Tuesday, January 21, 2014

Endless Bridges to Endless Nowheres

>> Slow news day? I think not! Two articles in the Post-Gazette. One's about literal bridges, the other about metaphorical ones.

PennDOT offering private sector a partnership to fix bridges
At least 500 decaying bridges would be replaced starting in 2015 under a partnership in which a private entity would be selected to design, build and maintain the bridges, in exchange for payments from PennDOT that would be tied to performance.
>> Apparently, this plan has been circulating unofficially for three or four months.
"A great portion of my members are very interested in this program," said Eric Madden, executive vice president of the American Council of Engineering Companies of Pennsylvania, comprising more than 125 companies.
>> This is the kind of public-private partnership that should enrage a population. A number of reasons:

>> 1) Infrastructure is an absolute bedrock of governmental function. It is the classic example of a 'public good' - a useful service which benefits all citizens and businesses, a common carrier used by all. Its maintenance is the minimum standard to which any governing body in any location should be held. To forfeit not just the maintenance of transportation infrastructure of the state, but it's management as well is, in essence, to hand the Mantle of Heaven to private industry. To whit:

>> 2) Furthermore, such a partnership would not absolve PennDOT from it's actual job, listed as the following mission statement: "Through the active involvement of customers, employees and partners; PENNDOT provides services and a safe intermodal transportation system that attracts businesses and residents and stimulate Pennsylvania's economy." That is to say, such a partnership would not be an expansion of PennDOT's mission or reach or scope, but simply an abdication of the organization, and a literal passing of the buck down the line to private industry. It would be not so much a public-private partnership as it would be a simple giveaway.

>> 3) Even further, despite the supposed cost-savings listed in the article, such a partnership would invariably send any proceeds into the hands of private businesses, and keep any problems public. What happens when the eventual winning bidder declares bankruptcy five years down the line? I'm sure there would be much legal wrangling, and I'd bet top dollar that the state would, in the end, eat the costs.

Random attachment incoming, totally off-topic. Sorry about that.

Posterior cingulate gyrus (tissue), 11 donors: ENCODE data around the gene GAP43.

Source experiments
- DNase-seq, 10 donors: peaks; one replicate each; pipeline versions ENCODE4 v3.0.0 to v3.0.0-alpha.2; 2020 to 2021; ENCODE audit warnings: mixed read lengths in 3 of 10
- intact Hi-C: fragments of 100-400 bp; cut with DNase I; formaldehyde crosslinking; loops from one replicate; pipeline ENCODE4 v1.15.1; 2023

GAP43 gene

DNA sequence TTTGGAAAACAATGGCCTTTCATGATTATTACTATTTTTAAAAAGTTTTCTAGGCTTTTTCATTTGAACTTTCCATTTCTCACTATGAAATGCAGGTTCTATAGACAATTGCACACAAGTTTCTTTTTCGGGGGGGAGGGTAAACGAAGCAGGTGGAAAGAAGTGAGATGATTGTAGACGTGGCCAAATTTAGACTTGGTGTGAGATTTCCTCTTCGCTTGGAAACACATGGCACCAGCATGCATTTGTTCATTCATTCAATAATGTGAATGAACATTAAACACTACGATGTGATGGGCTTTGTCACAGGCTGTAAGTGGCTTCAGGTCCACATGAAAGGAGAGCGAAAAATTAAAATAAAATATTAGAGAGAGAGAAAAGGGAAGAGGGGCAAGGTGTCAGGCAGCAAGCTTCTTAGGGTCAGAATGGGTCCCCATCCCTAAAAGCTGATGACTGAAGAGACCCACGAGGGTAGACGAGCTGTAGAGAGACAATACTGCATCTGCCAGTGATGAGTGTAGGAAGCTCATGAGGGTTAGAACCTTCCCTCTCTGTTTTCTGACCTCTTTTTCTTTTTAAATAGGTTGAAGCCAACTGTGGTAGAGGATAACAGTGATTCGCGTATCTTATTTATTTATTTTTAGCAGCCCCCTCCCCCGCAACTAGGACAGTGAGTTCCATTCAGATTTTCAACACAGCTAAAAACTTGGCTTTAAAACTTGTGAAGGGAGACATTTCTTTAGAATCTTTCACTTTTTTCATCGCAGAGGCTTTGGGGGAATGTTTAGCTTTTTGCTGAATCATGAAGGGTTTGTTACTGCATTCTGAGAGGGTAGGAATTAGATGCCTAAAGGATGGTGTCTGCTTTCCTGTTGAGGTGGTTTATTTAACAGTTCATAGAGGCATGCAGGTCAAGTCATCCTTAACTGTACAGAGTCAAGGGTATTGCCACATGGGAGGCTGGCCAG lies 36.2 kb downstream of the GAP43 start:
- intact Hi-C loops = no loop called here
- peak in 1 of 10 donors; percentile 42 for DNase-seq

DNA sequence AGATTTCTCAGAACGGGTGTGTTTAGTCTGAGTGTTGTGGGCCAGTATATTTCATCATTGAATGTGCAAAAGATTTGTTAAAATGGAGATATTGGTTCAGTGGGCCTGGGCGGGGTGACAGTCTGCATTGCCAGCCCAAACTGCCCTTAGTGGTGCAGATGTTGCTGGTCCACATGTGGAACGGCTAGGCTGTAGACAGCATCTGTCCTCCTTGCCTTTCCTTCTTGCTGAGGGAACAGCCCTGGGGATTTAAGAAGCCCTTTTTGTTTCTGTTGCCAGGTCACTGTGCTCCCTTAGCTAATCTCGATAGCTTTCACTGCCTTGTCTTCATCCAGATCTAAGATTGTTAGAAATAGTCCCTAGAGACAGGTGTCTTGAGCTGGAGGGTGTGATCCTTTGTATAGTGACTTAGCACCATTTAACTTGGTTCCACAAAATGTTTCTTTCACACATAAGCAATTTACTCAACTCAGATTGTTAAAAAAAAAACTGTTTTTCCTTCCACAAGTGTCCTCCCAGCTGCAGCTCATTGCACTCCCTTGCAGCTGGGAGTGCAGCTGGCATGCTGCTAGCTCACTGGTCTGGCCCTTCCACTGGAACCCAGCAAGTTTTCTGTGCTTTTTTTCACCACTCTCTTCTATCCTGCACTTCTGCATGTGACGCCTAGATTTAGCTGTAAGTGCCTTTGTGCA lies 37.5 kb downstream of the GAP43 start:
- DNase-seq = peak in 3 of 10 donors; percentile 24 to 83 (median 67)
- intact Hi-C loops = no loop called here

>> 4) Finally, if one were to ignore the first three points, and accept the potential partnership, a question arises: If PennDOT has hired outside firms to manage the reconstruction and ongoing maintenance of the bridges, and that (hope against hope) seems to be going well, why are we still paying PennDOT to do anything? The prospect of any governmental agency privatizing much of its function and reducing itself to the roll of toll-collecting middleman is a monstrous ethical tangle. We (the citizens) would essentially pay the Commonwealth to employ gatekeepers whose sole job it is would be to extract their cut from any contract made with private industry. (Like the Turnpike Commission? HEY-OH!)

>> On to article two!

Conservator asks to liquidate August Wilson Center assets
Faced with a dire financial situation, the conservator for the August Wilson Center for African American Culture is asking for court permission to liquidate the facility's assets.
In an interim report filed today, Judith Fitzgerald, a former U.S. bankruptcy court judge, said she sees "no possibility of continued viability of [the August Wilson Center] as it currently exists."
She recommended that her appointment be converted to a liquidating receivership to sell the center and its assets.
 >> The AWC was always meant to be a metaphorical bridge. From its location in the Downtown Cultural District, to its partnership with the Cultural Trust, to its overall mission of "preserving, presenting, interpreting, celebrating and shaping the art, culture and history of African Americans in Western Pennsylvania and people of African descent throughout the world," the center was always meant as a means to showcase the cultural works of the 26% of the city's population who "increasingly question whether [Pittsburgh] is truly livable for and welcoming to us." And yet despite these good intentions, it all went terribly awry, and in the absence of a timeline, mission, or vision, the vultures have been called in to pick at the bones.

>> I'm of two minds on this. One mind makes the connection between the two articles, ignores race, and points to the AWC as an exemplar boondoggle in a long history of municipal boondoggles, especially those involving externally driven "development through the arts", as if airdropping culture into a block improves that block. Whatever happens to the building, and hopefully something sensible happens to it, the taxpayers will end up footing some significant portion of the bill.

>> The other mind makes that race connection, and wonders whether the mostly preventable fall of an explicitly African American cultural center implies that, to paraphrase the biggest worries of the Pittsburgh for Trayvon organization, "Pittsburgh might be a city where property is valued over Black lives."

>> Today is certainly a day where the commons looks to be tragic. Both bridge narratives point to a general mortgaging of the future, abdication of responsibility, and lack of leadership. Both serve as cautionary tales for the incoming mayor, who made bridges a signature visual theme in his campaign.

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